Five words not (especially) to say during a job interview

Syntax errors, vocabulary errors… Le Figaro comes back to five frequent blunders, to be banned during a job interview.

Last step before the holidays. For some, the summer does not begin without the sacrosanct job interviews. This is a defining moment for his professional future. It’s about not failing. The candidate must not only be convincing, but also assure his future employer that he has mastered the fundamentals of the French language. Le Figaro has concocted a guide to the five mistakes not to reproduce in order to shine during this famous oral.

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● “Basically, I have an engineering background”

This phrase is often used during a presentation of oneself. “Basically / at the base, I have an engineering background”. But it is misused here. As the French Academy reminds us, “basic” means “fundamental, essential”. Example: “a basic work” or “acquire basic vocabulary, basic knowledge.” But be careful not to give it the following meanings: “in the beginning, at first, in the beginning”.

● “Sometimes I think (…)”

This is an expression that proliferates. Better to forget it if you want to give a good impression, as the academics recommend. prefer adverbs “sometimes” or “sometimes”. The phrase is only allowed to vehemently mark its disagreement, its indignation, in popular expression: “No, but sometimes!”.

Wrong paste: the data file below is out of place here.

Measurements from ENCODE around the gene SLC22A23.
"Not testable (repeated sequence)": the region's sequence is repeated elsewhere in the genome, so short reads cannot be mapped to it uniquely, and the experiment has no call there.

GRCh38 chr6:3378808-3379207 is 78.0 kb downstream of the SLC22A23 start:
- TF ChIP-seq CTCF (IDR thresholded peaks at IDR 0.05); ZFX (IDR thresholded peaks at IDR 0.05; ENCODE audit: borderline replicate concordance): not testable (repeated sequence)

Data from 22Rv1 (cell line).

● “I will make it short”

“Introduce yourself please.” To this frequent phrase, posed by an employer, we sometimes hear “I will make it short” as a preamble to a response. This is not so much an error as a matter of language register. Be careful not to overuse the verb «faire», as we increasingly see. It is more chastened to say: “I will be quick”or “Here’s a quick introduction.”

● “I became bilingual after I went abroad”

Watch out for the subjunctive! Few people have never failed. “I became bilingual after going abroad” is an incorrect sentence, because it is shown here that one considers this experience as accomplished. Therefore, the verb must be put in the indicative. We will therefore say: “I became bilingual after I went abroad”. Let’s remember that“before”which introduces an eventuality, is on the contrary followed by the subjunctive.

● “It’s the greatest feat I’ve ever achieved”

This phrase is tempting when you want to highlight your career. Be careful, however, to use the right words. “Never” means “in no time”but also “at any time, at any time, on any day”. When it has this positive meaning, it should not be used with the negation «Ne», remind the sages. So don’t say “It’s the greatest feat I’ve ever achieved”since this feat was achieved, but “It’s the greatest feat I’ve ever achieved.”